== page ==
Plans to charge single parents to use the future CSA, including up to 12% of any maintenance collected by the Child Maintenance and Enforcement Commission are set to be challenged by a senior Conservative Peer next week on the final day of the Welfare Reform Bill’s Report Stage.
Lord Mackay of Clashfern, who as Margaret Thatcher’s Lord Chancellor introduced the Child Support Act 1991, has tabled an amendment that would exempt from the charges those parents who have no alternative but to use the statutory maintenance service, because private arrangements are not possible or appropriate. The amendment is due to go to a vote on Wednesday 25th January.
The amendment would prevent the Government imposing the following charges on parents who turn to the statutory maintenance service because, without its help, their children would not receive fair and regular child maintenance:
• An up-front application charge levied on the applicant (overwhelmingly ‘parents with care’, around 97% of whom are mothers) in order to use the future new Agency. The Government is discussing a charge of £100 or £50 for an applicant on benefits.
• A ‘collection charge’ taken by the Agency from each maintenance payment it collects, in the range of 7-12% of the payment, before the money is passed on for the child/children.
There is a further ‘collection surcharge’ which the Government proposes to levy on the ‘non-resident parent’, additional to actual maintenance due, in the range of 15-20% of the maintenance liability, where the Agency has to step in to collect the maintenance to ensure it gets paid. This would not be affected by the amendment.
Gingerbread Chief Executive Fiona Weir said:
“We are very grateful to Lord Mackay for taking up this vital issue in the Lords, and the indications of support he has received so far show the high level of cross-party concern at the Government’s proposals.
“The Government plans to charge parents to use the Child Support Agency (CSA) in order to ‘incentivise’ them to instead make private arrangements. But in reality most single parents go to the CSA as a last resort - when they have to, not because they want to. If a child’s other parent simply won’t respond or refuses to pay, these government proposals will penalise the parent with main care and her children. That’s plainly unfair.“
“Single parents tell us that for many families these charges would mean going without basics like school uniforms, pulling children out of activities like sport or music, or even turning off the heating.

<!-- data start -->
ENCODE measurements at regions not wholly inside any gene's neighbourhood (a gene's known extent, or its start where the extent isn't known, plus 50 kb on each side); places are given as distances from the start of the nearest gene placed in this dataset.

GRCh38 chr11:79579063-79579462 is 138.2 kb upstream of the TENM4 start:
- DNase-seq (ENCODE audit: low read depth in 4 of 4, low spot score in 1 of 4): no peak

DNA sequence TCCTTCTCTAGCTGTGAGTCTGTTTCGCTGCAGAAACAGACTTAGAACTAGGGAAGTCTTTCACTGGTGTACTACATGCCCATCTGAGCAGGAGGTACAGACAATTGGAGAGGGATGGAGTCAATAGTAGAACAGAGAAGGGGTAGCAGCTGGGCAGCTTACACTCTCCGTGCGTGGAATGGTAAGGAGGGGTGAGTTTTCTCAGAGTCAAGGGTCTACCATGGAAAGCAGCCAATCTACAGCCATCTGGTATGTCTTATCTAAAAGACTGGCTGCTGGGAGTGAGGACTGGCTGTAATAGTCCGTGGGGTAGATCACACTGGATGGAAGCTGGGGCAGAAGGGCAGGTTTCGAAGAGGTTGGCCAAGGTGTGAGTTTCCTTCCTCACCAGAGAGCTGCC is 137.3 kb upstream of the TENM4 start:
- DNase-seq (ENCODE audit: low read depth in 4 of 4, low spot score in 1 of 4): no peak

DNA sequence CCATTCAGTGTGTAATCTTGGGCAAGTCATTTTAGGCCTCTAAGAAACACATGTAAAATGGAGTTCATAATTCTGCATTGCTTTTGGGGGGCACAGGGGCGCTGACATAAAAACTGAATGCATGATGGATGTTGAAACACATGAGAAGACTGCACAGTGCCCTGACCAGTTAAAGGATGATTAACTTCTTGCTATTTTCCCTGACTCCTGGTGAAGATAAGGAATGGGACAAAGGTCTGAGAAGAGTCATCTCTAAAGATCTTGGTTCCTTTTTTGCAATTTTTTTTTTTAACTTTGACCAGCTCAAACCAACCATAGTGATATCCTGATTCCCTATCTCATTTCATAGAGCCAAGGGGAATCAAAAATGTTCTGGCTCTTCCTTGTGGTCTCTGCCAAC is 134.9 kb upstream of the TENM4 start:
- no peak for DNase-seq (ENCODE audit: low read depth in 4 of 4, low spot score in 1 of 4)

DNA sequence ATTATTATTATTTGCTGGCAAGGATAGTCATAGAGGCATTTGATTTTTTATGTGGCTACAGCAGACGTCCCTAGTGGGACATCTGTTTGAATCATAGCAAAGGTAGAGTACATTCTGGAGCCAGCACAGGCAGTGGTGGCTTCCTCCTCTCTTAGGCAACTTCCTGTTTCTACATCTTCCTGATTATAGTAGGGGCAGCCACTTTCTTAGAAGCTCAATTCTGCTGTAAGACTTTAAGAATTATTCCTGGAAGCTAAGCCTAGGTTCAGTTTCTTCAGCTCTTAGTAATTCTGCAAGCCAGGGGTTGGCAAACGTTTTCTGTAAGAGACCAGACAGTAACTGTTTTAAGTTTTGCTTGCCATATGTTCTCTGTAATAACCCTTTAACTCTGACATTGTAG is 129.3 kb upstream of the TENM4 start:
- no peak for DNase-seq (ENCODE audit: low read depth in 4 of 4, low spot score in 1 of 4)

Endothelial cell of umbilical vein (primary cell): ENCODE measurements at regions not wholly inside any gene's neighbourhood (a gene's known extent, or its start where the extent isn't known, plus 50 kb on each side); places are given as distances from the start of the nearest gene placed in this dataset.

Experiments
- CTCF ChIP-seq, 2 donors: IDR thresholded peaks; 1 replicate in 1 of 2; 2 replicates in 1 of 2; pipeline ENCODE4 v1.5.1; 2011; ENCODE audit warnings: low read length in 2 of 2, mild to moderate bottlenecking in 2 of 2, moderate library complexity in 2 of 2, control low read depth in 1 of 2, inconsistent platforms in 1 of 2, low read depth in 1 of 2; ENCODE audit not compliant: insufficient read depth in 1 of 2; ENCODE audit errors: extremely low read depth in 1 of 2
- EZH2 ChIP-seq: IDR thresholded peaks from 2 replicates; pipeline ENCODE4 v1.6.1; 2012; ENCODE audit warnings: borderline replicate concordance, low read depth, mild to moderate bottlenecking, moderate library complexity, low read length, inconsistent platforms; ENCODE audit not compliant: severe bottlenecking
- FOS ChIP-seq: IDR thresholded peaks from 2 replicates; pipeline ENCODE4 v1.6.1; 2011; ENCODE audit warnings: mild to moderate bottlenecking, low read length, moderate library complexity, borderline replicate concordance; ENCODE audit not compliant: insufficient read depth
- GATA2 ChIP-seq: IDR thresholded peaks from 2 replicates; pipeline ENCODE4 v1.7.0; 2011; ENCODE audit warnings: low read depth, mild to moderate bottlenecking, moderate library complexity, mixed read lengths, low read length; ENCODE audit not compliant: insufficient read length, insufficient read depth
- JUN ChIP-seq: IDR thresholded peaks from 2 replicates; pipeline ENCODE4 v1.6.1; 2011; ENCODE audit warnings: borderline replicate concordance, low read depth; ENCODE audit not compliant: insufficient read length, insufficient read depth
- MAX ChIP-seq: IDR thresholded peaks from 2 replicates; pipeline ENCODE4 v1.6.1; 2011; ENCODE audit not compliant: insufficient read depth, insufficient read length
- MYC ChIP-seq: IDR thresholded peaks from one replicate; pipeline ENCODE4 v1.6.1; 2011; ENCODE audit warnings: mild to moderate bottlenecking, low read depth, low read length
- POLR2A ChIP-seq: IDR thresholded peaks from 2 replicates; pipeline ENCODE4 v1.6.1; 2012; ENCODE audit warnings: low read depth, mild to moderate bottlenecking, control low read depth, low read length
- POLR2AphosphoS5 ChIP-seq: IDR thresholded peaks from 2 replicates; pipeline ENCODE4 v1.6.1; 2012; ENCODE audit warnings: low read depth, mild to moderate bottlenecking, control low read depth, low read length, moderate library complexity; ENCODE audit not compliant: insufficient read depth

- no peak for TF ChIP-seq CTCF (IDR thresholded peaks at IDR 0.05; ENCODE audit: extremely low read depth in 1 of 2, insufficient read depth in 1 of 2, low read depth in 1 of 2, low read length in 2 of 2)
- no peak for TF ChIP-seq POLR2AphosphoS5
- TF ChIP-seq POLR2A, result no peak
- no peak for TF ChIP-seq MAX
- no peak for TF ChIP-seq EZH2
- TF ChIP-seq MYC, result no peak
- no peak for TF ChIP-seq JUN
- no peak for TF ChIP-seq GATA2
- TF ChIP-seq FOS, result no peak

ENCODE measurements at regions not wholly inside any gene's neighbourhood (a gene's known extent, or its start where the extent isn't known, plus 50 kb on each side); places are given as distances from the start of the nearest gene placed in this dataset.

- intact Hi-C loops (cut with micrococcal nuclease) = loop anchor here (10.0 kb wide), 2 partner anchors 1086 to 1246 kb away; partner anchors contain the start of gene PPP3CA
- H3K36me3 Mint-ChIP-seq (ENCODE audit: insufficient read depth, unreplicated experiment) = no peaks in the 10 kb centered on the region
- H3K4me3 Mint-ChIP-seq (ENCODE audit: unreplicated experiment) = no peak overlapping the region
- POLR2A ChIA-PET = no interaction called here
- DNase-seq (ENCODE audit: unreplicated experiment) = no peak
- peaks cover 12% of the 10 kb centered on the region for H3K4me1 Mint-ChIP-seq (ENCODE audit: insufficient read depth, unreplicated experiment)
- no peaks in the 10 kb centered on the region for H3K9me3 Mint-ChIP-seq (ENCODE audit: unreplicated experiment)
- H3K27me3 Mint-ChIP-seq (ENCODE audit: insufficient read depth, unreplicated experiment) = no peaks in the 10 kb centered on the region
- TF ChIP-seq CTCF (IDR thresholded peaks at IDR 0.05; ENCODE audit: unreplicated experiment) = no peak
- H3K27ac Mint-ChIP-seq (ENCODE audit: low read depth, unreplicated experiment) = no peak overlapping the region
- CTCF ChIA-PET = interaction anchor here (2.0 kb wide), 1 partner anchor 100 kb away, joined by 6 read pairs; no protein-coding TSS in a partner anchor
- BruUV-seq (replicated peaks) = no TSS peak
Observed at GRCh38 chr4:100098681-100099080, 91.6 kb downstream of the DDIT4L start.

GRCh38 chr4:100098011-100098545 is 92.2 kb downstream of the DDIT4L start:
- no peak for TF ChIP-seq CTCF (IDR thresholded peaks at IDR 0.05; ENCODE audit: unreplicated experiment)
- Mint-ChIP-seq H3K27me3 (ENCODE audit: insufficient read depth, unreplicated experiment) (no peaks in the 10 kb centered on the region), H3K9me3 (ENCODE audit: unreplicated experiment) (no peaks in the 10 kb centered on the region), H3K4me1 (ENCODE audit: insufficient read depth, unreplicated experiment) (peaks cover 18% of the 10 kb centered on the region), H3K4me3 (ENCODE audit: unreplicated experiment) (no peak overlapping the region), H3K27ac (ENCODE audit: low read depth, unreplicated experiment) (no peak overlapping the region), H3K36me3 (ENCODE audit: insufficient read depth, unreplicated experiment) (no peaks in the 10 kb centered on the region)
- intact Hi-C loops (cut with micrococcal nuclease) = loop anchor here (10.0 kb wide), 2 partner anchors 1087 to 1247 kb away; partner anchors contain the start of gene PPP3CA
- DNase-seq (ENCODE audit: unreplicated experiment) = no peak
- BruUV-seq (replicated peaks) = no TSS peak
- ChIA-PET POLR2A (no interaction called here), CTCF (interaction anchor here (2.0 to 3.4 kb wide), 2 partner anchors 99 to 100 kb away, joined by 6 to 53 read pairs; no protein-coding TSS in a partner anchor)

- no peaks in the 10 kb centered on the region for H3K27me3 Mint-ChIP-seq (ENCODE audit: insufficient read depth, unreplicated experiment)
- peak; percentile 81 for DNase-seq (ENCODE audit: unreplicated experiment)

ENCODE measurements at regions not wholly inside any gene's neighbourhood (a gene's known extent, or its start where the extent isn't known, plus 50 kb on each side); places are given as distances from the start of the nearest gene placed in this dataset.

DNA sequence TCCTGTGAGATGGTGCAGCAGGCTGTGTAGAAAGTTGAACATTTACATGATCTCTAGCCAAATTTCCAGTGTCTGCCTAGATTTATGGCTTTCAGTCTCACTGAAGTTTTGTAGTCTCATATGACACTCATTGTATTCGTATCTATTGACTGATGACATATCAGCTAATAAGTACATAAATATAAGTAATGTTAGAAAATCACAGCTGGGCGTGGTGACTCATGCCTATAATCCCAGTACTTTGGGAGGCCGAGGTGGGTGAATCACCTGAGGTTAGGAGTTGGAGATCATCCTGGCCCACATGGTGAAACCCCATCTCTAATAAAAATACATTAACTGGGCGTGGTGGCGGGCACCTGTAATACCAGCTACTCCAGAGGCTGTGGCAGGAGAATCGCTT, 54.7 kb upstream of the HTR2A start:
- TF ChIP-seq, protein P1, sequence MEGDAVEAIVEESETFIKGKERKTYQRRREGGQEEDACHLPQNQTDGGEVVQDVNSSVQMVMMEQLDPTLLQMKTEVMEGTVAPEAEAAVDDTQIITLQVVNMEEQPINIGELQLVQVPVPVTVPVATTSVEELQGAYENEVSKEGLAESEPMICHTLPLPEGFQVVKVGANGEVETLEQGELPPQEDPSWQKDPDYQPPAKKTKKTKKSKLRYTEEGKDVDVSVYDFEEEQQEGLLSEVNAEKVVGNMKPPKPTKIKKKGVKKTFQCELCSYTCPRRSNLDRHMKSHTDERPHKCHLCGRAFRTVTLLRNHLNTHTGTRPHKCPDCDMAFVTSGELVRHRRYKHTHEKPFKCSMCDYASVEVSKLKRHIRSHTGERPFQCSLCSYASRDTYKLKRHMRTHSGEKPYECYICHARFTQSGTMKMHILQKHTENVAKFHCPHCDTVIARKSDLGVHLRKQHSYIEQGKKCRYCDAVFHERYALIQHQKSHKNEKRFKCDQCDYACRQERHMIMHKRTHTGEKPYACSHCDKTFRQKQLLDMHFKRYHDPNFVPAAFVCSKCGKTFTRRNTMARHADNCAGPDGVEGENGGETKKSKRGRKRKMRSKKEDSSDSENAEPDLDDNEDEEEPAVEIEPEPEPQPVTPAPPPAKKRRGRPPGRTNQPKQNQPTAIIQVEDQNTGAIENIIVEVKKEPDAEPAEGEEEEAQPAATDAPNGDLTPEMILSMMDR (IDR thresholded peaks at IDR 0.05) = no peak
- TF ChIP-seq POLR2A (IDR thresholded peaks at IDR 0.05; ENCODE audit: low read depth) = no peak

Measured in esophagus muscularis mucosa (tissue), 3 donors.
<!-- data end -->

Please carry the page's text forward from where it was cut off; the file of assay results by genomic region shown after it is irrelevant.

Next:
“We fully support efforts to help separated parents work together to deal with the financial, emotional and practical consequences of separation. But the government needs to realise that in very many cases that isn’t possible, and if charges are introduced then it will be children who lose out.”
Today a briefing has been sent to Peers supporting Lord Mackay’s amendment from a range of family and children’s charities and organisations concerned about child poverty including Gingerbread, Oxfam, the Mothers’ Union, the Children’s Society, and Child Poverty Action Group .
In a survey of their members, Gingerbread found that almost half (46%) of those using the CSA would not be able to afford the proposed fees, and almost three-quarters (72%) of those parents said they would have to go without maintenance altogether as a result . Child maintenance made up 20% of household income for the lowest income single parents, and was mostly spent on essentials such as food, children’s clothes, and school costs such as uniforms and trips .
Notes to Editors
Case studies and Gingerbread spokespeople are available. For more information please contact Faith Dawes, Gingerbread Media Officer: 020 7428 5416 email@example.com. The amendment amends Clause 134 of the Welfare Reform Bill:
Clause 134, page 105, line 11, at end insert –
“(3) In Section 6 of the Child Maintenance and Other Payments Act 2008 (provision to allow charging of fees by the Commission) after subsection (2) insert –
‘(2A) Nothing in regulations under subsection (1) shall impose a liability on a parent with care for the payment of fees to the Commission where that parent has taken reasonable steps to establish whether it is possible or appropriate to make a maintenance agreement (within the meaning of section 9 of the Child Support Act 1991), and where, having taken such reasonable steps, it is either not possible or not appropriate for the parent with care to do so.’ ”
2. The briefing is available on request. The full list of signatories is: Gingerbread, Oxfam, TUC, Resolution, One Parent Families Scotland, Child Poverty Action Group, National Children’s Bureau, Citizens Advice Scotland, 4Children, Mothers’ Union, Action Against Violence & Abuse, Fawcett Society, Family Action, Platform 51, The Children’s Society, Women’s Resource Centre, Poverty Alliance, and Family & Parenting Institute.
3. Gingerbread report “Priced out - the impact of child maintenance charging”
4. Gingerbread report “Missing a trick? The role of child maintenance in tackling child poverty in single parent households”